iPOLITICS Op Ed, December 30, 2012
Last month, British parliamentarians were shocked to learn that the Starbucks chain had paid no corporate income tax to the Treasury over the last three years, despite U.K. sales of £1.2 billion. British media also reported that Google had paid only £3.4 million in taxes on sales in the U.K. of £2.5 billion. A follow-up media story revealed that the giant internet retail company, Amazon, had generated U.K. sales of more than £3.3 billion but paid no taxes at all.
The U.K. Parliamentary Public Accounts Committee summoned representatives of the three companies to testify about the taxes they were paying to the Treasury. An executive from Starbucks told the committee that the U.K. division was unprofitable. An official from Google admitted that the company collects its income in Ireland because of the lower tax rates. The representative from Amazon was unable to answer questions about his company’s revenues in the U.K. The Chair of the committee, Margaret Hodge, chastised the executives and said that they were not being accused of illegal behaviour; rather, they were being accused of being immoral. In a later interview, Ms. Hodge said that corporation tax has essentially become voluntary.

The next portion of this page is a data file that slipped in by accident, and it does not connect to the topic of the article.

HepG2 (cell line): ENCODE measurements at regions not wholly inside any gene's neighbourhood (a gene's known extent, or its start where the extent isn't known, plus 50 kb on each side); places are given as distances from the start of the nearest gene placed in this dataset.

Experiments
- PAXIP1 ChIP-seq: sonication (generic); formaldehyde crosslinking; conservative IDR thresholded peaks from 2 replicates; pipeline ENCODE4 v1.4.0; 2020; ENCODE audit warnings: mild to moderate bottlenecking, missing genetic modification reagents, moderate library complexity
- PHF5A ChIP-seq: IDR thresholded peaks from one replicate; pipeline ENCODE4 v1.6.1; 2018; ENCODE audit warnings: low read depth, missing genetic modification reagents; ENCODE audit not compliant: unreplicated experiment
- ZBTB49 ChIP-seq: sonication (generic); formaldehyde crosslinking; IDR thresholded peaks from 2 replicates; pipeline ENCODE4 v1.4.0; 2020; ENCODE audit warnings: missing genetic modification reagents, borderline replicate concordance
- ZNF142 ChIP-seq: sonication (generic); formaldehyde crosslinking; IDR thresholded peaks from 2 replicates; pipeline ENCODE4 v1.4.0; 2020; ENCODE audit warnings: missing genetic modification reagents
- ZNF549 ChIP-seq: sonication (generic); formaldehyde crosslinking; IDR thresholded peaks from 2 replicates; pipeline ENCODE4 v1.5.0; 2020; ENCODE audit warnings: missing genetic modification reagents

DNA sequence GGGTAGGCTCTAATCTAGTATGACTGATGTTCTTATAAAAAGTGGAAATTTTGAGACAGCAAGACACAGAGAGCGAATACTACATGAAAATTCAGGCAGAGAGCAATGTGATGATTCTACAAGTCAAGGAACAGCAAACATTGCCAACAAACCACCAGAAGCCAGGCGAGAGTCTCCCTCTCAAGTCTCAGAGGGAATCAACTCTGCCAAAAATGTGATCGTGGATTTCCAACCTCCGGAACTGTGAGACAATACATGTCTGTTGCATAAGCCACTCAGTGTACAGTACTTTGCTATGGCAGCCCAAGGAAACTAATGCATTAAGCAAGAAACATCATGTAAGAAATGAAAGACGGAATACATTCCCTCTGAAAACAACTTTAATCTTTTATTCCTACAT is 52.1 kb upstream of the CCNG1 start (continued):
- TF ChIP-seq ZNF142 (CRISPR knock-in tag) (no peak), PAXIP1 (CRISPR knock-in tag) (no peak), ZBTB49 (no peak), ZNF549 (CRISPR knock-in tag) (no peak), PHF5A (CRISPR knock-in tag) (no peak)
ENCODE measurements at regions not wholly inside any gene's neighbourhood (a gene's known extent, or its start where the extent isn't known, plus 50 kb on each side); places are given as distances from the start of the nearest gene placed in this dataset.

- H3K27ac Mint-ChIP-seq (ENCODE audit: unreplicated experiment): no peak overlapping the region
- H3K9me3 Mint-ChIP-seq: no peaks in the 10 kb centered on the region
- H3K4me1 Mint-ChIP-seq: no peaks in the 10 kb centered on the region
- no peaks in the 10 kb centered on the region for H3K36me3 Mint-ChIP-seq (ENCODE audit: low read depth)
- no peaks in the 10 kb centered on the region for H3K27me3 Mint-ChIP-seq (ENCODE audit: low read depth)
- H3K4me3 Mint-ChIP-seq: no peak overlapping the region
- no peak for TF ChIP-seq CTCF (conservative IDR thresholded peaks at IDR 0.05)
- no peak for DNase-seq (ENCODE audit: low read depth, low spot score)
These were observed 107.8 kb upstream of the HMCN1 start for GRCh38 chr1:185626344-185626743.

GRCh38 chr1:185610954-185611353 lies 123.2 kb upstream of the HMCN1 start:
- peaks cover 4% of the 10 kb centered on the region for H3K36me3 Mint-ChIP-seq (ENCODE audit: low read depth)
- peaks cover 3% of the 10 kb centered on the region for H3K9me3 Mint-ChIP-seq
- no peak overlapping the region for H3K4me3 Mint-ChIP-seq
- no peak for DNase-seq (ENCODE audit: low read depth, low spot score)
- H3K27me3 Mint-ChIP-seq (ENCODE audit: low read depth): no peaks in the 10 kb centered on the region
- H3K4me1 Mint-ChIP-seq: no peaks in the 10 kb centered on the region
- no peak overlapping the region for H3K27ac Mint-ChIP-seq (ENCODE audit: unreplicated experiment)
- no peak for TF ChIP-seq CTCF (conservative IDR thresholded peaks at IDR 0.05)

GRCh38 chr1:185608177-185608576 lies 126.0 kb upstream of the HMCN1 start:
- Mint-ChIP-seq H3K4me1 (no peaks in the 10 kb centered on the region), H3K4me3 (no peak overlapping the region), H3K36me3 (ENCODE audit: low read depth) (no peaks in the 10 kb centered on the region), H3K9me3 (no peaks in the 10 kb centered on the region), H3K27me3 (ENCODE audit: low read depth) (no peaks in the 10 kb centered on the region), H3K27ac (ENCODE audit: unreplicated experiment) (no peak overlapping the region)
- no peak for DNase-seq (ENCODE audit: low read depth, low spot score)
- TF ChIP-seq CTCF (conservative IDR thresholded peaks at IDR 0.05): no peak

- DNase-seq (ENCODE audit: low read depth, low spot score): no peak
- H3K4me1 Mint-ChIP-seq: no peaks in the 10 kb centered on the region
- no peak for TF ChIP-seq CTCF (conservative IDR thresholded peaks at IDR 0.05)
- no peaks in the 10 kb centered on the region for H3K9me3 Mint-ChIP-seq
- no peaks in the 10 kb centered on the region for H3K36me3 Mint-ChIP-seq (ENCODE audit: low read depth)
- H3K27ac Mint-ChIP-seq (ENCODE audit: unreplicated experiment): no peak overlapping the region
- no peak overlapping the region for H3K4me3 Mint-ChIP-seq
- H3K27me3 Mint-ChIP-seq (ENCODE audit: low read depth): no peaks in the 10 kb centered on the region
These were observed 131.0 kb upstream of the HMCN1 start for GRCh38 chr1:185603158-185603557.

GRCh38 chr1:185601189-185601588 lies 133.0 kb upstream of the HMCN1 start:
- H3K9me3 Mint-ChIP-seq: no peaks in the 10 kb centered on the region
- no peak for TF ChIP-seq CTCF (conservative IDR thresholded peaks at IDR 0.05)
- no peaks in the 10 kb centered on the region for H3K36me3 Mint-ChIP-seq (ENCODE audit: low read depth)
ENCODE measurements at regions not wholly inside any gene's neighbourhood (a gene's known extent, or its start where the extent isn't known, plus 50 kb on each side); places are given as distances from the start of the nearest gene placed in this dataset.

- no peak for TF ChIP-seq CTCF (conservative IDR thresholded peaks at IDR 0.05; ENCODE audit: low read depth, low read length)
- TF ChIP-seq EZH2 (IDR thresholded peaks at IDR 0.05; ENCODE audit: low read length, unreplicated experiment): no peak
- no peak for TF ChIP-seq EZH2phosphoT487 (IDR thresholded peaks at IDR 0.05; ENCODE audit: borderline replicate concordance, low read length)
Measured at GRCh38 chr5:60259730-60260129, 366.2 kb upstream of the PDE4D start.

These companies are all using creative accounting methods to transfer profits earned in the U.K. into lower tax jurisdictions. Amazon collects its U.K. sales in Luxembourg where profits are taxed at 2.5 percent. Google collects its earnings in Ireland and through a complicated scheme sends its profits to the tax haven of Bermuda via the Netherlands; Google’s tax rate in Ireland over the last 7 years was 0.14 percent.
Starbucks buys its coffee from a subsidiary in Switzerland and pays substantial royalty fees to a Dutch subsidiary for the use of the company brand. The investigation also revealed that Starbucks U.K. is loaded up with debt and last year paid £2 million in interest payments to group companies in order to reduce its tax bill.